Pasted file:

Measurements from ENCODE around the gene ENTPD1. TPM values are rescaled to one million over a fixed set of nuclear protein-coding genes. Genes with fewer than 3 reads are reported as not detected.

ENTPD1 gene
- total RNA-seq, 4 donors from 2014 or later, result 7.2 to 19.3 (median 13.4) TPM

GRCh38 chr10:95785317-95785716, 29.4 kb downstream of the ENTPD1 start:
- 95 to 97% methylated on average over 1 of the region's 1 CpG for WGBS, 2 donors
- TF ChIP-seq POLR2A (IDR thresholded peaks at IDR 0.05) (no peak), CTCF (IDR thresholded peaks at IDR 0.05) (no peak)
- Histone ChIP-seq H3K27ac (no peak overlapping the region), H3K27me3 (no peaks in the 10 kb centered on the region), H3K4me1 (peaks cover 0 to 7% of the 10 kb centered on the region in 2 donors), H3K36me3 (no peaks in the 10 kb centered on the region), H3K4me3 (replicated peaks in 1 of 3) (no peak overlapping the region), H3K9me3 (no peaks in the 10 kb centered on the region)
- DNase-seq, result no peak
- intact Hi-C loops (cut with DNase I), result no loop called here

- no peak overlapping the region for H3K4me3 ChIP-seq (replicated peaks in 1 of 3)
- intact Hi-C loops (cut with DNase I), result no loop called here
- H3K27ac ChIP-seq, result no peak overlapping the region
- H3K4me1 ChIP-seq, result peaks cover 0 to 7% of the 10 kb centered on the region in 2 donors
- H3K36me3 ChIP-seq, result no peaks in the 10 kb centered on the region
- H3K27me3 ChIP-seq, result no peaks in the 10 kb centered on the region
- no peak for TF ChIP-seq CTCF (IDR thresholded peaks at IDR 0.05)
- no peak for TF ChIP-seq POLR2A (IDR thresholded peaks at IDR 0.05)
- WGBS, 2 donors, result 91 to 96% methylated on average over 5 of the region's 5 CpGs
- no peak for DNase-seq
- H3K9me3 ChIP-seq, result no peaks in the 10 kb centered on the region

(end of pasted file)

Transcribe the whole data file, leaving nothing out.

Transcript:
Measurements from ENCODE around the gene ENTPD1. TPM values are rescaled to one million over a fixed set of nuclear protein-coding genes. Genes with fewer than 3 reads are reported as not detected.

ENTPD1 gene
- total RNA-seq, 4 donors from 2014 or later, result 7.2 to 19.3 (median 13.4) TPM

GRCh38 chr10:95785317-95785716, 29.4 kb downstream of the ENTPD1 start:
- 95 to 97% methylated on average over 1 of the region's 1 CpG for WGBS, 2 donors
- TF ChIP-seq POLR2A (IDR thresholded peaks at IDR 0.05) (no peak), CTCF (IDR thresholded peaks at IDR 0.05) (no peak)
- Histone ChIP-seq H3K27ac (no peak overlapping the region), H3K27me3 (no peaks in the 10 kb centered on the region), H3K4me1 (peaks cover 0 to 7% of the 10 kb centered on the region in 2 donors), H3K36me3 (no peaks in the 10 kb centered on the region), H3K4me3 (replicated peaks in 1 of 3) (no peak overlapping the region), H3K9me3 (no peaks in the 10 kb centered on the region)
- DNase-seq, result no peak
- intact Hi-C loops (cut with DNase I), result no loop called here

- no peak overlapping the region for H3K4me3 ChIP-seq (replicated peaks in 1 of 3)
- intact Hi-C loops (cut with DNase I), result no loop called here
- H3K27ac ChIP-seq, result no peak overlapping the region
- H3K4me1 ChIP-seq, result peaks cover 0 to 7% of the 10 kb centered on the region in 2 donors
- H3K36me3 ChIP-seq, result no peaks in the 10 kb centered on the region
- H3K27me3 ChIP-seq, result no peaks in the 10 kb centered on the region
- no peak for TF ChIP-seq CTCF (IDR thresholded peaks at IDR 0.05)
- no peak for TF ChIP-seq POLR2A (IDR thresholded peaks at IDR 0.05)
- WGBS, 2 donors, result 91 to 96% methylated on average over 5 of the region's 5 CpGs
- no peak for DNase-seq
- H3K9me3 ChIP-seq, result no peaks in the 10 kb centered on the region